by Staff Writer
The Internet Service Providers’ Association (Ispa), an industry body that represents most of South Africa’s ISPs, said on Tuesday that effective competition in the mobile data services used by consumers is the key to making broadband more affordable for all South Africans.
Ispa added that there is, however, an unfortunate lack of urgency on the part of the communications regulator to confront the mobile network operators on this issue.
This is despite the Minister of Telecommunications and Postal Services issuing an urgent policy directive to ICASA on 3 March 2016 requiring it to prioritise an inquiry that would finalise regulations to ensure effective competition in South Africa’s broadband market. A full year later, little appears to have been done.
“It is clear from the #datamustfall campaign, as well as recent news reports, that South Africans are deeply concerned about how much they spend on mobile data,” Ispa said in a statement.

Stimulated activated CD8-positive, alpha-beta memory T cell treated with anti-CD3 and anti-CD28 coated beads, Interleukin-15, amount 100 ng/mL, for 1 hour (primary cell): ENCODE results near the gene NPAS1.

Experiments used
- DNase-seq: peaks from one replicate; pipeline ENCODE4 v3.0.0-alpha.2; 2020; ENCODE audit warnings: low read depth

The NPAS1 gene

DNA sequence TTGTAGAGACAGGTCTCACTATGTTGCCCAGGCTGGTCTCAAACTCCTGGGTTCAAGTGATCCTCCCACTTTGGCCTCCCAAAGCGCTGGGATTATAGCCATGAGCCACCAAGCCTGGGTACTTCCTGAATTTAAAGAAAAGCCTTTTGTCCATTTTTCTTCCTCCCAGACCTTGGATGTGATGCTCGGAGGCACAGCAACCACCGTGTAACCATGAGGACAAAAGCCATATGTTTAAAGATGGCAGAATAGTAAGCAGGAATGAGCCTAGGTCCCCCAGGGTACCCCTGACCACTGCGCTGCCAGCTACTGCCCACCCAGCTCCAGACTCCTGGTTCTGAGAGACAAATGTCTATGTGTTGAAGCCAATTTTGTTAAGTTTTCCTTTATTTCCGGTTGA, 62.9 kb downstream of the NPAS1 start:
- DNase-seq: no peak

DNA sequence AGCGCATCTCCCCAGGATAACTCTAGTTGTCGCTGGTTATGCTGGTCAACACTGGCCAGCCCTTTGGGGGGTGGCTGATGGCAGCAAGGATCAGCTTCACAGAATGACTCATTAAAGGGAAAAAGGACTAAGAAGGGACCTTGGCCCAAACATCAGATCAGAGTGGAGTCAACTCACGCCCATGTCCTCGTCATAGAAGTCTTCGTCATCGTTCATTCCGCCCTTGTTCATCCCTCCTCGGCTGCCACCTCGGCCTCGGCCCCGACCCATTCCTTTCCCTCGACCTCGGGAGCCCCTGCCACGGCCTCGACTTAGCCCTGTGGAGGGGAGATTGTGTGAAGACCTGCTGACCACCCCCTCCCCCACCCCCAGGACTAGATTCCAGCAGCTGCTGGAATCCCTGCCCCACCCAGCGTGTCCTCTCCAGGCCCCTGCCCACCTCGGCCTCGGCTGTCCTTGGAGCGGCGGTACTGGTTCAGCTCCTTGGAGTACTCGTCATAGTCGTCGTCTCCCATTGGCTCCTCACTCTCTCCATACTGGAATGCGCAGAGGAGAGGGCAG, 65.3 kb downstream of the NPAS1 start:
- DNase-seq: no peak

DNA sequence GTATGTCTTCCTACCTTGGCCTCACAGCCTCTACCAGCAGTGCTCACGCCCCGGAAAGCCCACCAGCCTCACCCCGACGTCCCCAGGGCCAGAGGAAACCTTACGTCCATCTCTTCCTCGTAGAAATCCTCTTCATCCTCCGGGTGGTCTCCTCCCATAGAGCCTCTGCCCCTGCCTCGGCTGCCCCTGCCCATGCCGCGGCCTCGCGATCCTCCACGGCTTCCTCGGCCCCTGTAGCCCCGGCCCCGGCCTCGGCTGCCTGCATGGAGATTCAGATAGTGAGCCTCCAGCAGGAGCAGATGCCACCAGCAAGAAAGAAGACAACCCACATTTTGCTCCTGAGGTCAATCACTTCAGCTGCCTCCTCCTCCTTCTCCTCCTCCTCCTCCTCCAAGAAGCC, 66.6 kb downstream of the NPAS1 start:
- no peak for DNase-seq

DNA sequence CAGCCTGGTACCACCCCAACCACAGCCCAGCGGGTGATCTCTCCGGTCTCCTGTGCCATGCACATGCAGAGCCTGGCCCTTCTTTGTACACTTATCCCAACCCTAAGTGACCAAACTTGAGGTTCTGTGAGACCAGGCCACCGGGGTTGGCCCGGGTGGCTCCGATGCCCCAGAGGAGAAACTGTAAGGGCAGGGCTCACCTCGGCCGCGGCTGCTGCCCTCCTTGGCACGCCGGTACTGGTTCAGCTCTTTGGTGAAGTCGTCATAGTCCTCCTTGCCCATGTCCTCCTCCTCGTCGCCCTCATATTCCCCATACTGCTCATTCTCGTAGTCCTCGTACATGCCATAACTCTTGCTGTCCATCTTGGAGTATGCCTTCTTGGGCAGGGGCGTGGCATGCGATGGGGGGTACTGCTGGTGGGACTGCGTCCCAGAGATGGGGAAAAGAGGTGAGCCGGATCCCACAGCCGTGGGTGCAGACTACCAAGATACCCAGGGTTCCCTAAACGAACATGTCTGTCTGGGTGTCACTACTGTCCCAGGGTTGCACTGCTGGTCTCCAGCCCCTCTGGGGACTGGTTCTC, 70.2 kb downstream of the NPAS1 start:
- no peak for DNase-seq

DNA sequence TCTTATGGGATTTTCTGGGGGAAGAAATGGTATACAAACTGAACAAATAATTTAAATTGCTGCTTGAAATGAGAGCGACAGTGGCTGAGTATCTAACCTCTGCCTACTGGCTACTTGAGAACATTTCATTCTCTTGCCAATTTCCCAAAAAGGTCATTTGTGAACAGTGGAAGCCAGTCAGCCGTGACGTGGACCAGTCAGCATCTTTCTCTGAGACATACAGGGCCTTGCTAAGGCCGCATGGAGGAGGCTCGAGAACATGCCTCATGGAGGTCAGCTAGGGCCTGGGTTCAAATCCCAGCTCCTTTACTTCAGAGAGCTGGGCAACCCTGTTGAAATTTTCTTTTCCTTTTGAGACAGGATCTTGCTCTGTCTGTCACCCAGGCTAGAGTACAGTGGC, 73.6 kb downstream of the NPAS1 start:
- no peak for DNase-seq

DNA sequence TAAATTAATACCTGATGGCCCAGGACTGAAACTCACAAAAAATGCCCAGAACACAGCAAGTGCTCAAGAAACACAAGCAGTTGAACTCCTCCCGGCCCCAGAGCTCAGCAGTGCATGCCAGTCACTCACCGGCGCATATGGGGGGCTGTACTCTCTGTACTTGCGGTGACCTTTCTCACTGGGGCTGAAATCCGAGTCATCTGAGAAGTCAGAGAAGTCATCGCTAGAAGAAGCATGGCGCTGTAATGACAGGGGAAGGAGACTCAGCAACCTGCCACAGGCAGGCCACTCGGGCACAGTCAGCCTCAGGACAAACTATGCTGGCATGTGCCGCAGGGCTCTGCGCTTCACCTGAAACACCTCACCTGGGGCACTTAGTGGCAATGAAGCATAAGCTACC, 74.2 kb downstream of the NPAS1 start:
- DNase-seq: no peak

“This is a concern that will deepen as we consume more data as part of our everyday working and social lives.”
Despite the trend towards increasing data usage and decreasing use of voice services, ICASA has announced that it will continue to focus on the cost of voice calls. Previous use by ICASA of Chapter 10 of the Electronic Communications Act to bring down voice costs was very successful and has made a real difference to the cost to communicate for South Africans over the last six years.
However, a declining share of the consumer’s monthly mobile spend goes to voice calls. At current growth rates, mobile data revenue will soon surpass voice revenue.
“What is urgently needed – and what consumers are clamouring for – is cheaper mobile data. There is very little progress on this front,” said Ispa.
While ICASA has appointed a service provider to undertake a study of broadband markets, nothing has been communicated to industry or the public more than a year after the Minister’s directive.
“By focusing on voice call termination rates, ICASA is taking the easy option of doing what it has done before, while avoiding the far more relevant and pressing issue of the cost of the mobile data used by tens of millions of South Africans,” said Ispa.